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Obama signs bill to head off government shutdown

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Updated 4:28 p.m. ET

President Obama has signed a short-term continuing resolution to keep the government running beyond Friday.

The bill, which the president signed in the Oval Office Wednesday afternoon, provides funding for government operations and means a temporary reprieve from a government shutdown.

The Democrat-led Senate passed the measure earlier in the day in a 91-9 vote. The Republican-led House passed it yesterday.

The bill, which cuts federal spending by about $4 billion, provides just two weeks of government funding. Lawmakers must now scramble to work out a new agreement before March 18th, when the short-term resolution runs out, to avoid a shutdown.

Democrats and Republicans were able to work out a deal on the two-week extension bill because the spending cuts came from areas where both parties agree. The $4.1 billion in cuts in the extension bill includes $1.24 billion in cuts to eight programs that Mr. Obama targeted for termination in his 2012 budget.

Those programs include $650 million in highway funding and $468 million in education funding among other measures. The remaining $2.7 billion is from cutting 2010 earmark funding.

But crafting a longer-term spending bill - one that goes through the rest of the fiscal year, which expires September 30 - will be a challenge.

Democrats complained bitterly about many of the more than $60 billion in cuts in a spending bill passed earlier this year by the House even as some Republicans complained that the cuts were not deep enough. The bill included cuts in education, the environment and homeland security as well as provisions on issues like clean water regulations and family planning, and Mr. Obama vowed to veto it if it reached his desk.

The parties will need to bridge their divide in a very short time frame after House Republican Leader John Boehner rebuffedan appeal from Mr. Obama to pass a short-term continuing resolution that lasts for one month (instead of two weeks) in order to give lawmakers more time to negotiate.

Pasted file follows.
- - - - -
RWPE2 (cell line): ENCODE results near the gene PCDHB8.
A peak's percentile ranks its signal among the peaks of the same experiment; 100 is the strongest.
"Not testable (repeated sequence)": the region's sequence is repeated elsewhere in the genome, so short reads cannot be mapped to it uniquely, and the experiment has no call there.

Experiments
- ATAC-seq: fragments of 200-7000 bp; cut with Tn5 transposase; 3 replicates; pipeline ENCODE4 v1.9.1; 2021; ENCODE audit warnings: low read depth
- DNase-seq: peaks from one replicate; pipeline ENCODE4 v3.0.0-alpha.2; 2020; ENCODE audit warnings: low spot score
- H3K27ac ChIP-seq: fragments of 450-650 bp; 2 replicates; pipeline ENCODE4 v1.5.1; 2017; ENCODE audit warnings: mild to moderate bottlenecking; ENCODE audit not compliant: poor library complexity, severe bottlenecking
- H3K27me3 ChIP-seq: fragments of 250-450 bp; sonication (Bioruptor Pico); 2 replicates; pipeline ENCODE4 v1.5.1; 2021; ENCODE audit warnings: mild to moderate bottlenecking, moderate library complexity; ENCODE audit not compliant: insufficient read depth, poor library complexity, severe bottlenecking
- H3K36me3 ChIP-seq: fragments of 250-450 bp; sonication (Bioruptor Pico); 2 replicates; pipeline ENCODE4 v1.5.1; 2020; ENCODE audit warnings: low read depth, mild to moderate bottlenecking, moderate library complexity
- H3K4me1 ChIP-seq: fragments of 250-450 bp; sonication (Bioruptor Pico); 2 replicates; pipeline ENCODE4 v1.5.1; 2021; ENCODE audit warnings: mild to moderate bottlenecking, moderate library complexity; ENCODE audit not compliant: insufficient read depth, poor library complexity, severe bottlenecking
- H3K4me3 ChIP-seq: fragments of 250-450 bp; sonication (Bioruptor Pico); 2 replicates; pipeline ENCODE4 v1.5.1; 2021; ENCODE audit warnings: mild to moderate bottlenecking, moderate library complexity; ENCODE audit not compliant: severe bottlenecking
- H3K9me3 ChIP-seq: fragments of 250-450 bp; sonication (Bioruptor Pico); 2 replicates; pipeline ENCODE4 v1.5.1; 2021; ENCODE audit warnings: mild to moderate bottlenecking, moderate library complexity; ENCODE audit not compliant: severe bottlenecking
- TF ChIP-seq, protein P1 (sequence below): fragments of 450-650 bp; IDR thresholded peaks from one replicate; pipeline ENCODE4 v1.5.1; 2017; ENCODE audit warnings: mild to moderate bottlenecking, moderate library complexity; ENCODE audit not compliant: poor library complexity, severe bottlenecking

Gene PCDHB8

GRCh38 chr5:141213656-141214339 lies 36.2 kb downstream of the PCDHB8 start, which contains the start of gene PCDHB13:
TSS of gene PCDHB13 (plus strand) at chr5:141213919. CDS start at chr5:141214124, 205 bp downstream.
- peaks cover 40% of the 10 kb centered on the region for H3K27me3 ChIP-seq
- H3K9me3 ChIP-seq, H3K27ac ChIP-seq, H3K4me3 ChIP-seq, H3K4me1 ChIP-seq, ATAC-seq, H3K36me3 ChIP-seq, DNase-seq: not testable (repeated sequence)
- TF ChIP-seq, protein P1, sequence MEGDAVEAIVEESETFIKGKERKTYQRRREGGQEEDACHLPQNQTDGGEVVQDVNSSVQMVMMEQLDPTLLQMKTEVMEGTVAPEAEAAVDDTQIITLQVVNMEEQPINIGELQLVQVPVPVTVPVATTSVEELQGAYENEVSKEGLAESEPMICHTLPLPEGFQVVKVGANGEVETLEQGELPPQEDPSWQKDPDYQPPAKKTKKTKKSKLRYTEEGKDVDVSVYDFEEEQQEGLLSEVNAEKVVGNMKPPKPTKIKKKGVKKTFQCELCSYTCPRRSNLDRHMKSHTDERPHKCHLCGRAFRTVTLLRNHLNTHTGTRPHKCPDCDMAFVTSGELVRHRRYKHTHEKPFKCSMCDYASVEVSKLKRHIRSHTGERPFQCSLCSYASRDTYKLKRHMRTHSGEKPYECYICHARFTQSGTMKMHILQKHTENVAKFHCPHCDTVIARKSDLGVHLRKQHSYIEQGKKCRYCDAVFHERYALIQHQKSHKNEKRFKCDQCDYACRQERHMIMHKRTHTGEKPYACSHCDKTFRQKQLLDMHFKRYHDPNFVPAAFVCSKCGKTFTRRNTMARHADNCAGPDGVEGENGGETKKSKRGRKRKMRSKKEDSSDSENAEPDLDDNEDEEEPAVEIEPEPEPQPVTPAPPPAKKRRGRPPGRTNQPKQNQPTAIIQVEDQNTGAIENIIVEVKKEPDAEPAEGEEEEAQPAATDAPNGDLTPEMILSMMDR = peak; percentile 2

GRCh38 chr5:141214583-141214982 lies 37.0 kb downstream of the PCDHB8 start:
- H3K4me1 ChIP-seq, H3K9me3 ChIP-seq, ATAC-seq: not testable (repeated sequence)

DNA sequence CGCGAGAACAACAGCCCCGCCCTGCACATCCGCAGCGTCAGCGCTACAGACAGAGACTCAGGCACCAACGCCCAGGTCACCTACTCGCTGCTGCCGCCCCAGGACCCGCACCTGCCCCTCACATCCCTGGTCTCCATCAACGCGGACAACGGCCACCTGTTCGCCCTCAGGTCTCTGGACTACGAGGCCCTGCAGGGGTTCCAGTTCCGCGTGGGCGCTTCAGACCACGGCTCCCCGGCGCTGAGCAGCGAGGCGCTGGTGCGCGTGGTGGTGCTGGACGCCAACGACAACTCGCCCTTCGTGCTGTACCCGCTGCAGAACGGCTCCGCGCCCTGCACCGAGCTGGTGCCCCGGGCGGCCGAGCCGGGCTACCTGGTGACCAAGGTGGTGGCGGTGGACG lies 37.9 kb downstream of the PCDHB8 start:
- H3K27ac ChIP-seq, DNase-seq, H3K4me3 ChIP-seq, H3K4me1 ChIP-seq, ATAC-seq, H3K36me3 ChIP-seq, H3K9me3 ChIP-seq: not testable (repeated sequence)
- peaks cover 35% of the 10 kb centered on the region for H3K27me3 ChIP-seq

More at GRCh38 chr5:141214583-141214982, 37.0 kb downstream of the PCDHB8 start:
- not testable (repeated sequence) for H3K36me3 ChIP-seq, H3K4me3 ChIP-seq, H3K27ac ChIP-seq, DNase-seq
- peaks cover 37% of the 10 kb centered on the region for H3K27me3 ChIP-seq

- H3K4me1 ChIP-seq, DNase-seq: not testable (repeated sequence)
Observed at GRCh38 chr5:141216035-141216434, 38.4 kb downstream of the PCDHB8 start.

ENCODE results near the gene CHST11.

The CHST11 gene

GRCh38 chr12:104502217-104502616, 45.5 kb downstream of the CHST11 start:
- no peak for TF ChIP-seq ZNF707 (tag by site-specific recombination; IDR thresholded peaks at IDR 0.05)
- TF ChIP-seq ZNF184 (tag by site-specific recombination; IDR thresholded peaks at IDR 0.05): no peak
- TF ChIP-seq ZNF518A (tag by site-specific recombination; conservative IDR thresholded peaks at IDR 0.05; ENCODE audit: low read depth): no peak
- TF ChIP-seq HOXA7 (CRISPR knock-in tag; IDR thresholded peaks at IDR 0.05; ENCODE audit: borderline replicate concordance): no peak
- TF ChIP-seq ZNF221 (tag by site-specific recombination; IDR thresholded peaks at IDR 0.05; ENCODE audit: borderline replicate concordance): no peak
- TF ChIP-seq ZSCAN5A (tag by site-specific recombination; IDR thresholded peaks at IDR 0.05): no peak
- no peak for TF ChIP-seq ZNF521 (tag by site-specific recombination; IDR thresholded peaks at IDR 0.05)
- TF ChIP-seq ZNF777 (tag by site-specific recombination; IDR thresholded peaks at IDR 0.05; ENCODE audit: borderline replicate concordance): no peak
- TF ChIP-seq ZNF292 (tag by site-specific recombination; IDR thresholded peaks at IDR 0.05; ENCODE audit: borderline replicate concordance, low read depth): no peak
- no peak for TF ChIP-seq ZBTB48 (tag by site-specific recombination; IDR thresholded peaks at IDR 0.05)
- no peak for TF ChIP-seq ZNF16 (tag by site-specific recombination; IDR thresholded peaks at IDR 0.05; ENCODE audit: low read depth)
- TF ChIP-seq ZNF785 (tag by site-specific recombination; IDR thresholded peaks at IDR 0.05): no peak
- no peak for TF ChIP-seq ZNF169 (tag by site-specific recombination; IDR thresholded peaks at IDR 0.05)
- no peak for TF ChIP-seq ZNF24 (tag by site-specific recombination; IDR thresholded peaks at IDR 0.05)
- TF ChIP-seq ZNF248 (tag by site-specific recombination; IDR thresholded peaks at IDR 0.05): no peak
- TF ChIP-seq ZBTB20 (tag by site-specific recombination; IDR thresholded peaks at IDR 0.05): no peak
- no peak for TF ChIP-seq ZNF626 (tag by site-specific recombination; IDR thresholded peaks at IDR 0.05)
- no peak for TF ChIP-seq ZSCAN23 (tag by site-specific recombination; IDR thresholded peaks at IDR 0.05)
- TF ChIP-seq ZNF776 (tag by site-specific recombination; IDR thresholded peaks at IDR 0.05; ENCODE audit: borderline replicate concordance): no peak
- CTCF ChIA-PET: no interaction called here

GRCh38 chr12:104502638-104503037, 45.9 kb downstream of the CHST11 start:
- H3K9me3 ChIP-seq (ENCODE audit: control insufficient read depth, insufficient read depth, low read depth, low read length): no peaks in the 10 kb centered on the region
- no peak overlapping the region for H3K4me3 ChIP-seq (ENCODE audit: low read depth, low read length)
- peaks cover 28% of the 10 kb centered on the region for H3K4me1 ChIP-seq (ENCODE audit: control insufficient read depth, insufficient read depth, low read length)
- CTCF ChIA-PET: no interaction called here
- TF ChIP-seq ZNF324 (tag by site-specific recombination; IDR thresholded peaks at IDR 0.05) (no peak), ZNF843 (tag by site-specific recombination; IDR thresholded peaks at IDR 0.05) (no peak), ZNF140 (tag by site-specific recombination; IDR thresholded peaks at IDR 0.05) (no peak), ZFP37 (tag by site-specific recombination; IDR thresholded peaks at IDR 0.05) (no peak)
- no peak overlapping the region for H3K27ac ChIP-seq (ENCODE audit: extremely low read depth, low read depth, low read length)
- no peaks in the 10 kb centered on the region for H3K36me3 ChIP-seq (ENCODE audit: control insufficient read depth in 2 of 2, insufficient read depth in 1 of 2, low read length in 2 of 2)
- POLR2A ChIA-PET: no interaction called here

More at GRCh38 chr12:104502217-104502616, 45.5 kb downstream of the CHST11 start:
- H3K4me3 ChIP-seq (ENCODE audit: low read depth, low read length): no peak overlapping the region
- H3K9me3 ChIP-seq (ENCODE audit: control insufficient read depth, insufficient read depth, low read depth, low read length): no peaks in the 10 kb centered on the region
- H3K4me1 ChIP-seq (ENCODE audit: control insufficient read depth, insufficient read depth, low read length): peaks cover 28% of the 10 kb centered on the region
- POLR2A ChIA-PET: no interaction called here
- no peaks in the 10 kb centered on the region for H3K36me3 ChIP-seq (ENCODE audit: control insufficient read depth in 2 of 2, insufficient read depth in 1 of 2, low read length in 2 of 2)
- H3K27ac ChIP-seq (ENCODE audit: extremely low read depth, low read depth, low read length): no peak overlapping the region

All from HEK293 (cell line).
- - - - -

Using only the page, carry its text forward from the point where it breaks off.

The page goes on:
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There are three possible outcomes before March 18th. The first is that lawmakers take no action and the government shuts down - leaving many government workers temporarily out of work, national parks closed, and passport applications unprocessed. (Government operations deemed essential will continue.)

The second is that lawmakers pass another short-term continuing resolution while they keep working on a longer term deal. Democrats have warned that funding the government through a series of short-term continuing resolutions creates economic uncertainty for businesses, while Republicans complain that they reflect the fact that Democrats are "failing to listen to the American people who want to keep the government running while cutting spending," as Boehner put it after Tuesday's House vote. But lawmakers may have no other choice if they can't work out a deal quickly and want to avert a shutdown.

The third option is passage of a longer-term continuing resolution to fund the government through the fiscal year, something that Senate Democratic Leader Harry Reid suggested would not happen without significant intervention by the White House. President Obama "has the bully pulpit in the White House which is very important," Reid said Tuesday.

In a statement Wednesday, the president called for immediate budget negotiations between Congress and the White House, with Vice President Biden, Chief of Staff William Daley and Budget Director Jack Lew playing a role.

"I'm pleased that Democrats and Republicans in Congress came together and passed a plan that will cut spending and keep the government running for the next two weeks," he said. "But we cannot keep doing business this way. Living with the threat of a shutdown every few weeks is not responsible, and it puts our economic progress in jeopardy."

Mt. Obama said a long term agreement "should cut spending and reduce deficits without damaging economic growth or gutting investments in education, research and development that will create jobs and secure our future."

"This agreement should be bipartisan, it should be free of any party's social or political agenda, and it should be reached without delay," he added.

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